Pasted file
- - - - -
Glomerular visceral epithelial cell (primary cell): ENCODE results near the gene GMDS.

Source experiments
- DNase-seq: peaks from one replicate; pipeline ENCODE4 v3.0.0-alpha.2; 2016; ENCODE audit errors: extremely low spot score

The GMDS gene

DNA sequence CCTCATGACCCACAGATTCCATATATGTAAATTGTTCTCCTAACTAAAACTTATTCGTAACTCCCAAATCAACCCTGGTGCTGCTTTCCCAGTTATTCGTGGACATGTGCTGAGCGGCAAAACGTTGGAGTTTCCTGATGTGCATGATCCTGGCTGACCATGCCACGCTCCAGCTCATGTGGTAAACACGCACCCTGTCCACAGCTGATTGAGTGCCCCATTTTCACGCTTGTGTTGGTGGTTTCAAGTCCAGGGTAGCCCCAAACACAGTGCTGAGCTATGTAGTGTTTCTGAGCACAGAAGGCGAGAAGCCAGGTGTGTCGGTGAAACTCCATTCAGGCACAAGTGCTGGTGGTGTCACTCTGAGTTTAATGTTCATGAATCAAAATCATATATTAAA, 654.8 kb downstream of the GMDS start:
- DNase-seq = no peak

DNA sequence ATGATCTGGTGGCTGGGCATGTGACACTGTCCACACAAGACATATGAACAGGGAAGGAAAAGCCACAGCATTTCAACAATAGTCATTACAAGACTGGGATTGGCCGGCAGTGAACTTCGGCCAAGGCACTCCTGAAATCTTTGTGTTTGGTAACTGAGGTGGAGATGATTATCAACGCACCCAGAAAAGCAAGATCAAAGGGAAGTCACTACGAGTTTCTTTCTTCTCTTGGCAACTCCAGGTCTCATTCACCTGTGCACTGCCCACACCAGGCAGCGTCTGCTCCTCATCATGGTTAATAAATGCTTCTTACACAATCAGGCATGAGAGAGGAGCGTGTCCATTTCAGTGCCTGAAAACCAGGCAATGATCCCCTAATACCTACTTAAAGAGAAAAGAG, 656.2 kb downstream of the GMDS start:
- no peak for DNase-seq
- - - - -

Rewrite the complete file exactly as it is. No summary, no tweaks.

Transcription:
Glomerular visceral epithelial cell (primary cell): ENCODE results near the gene GMDS.

Source experiments
- DNase-seq: peaks from one replicate; pipeline ENCODE4 v3.0.0-alpha.2; 2016; ENCODE audit errors: extremely low spot score

The GMDS gene

DNA sequence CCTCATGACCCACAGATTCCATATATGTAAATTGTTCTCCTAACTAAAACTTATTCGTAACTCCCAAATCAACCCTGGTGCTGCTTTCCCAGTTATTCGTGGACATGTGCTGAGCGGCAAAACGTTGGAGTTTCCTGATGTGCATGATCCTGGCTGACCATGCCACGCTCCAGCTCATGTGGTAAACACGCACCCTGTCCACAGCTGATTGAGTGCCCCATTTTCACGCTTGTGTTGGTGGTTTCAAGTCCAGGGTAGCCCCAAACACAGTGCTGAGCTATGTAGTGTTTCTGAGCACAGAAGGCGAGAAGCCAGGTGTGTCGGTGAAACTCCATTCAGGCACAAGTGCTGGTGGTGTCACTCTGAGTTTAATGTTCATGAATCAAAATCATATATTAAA, 654.8 kb downstream of the GMDS start:
- DNase-seq = no peak

DNA sequence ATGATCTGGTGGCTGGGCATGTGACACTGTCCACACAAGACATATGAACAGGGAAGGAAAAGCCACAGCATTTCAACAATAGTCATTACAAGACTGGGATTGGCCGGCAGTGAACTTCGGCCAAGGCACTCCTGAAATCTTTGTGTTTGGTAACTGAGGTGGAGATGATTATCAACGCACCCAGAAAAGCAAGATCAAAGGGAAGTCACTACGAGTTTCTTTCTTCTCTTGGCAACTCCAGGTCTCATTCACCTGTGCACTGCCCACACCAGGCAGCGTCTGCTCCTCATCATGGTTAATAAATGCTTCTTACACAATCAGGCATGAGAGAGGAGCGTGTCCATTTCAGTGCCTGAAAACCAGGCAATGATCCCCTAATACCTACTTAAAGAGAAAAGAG, 656.2 kb downstream of the GMDS start:
- no peak for DNase-seq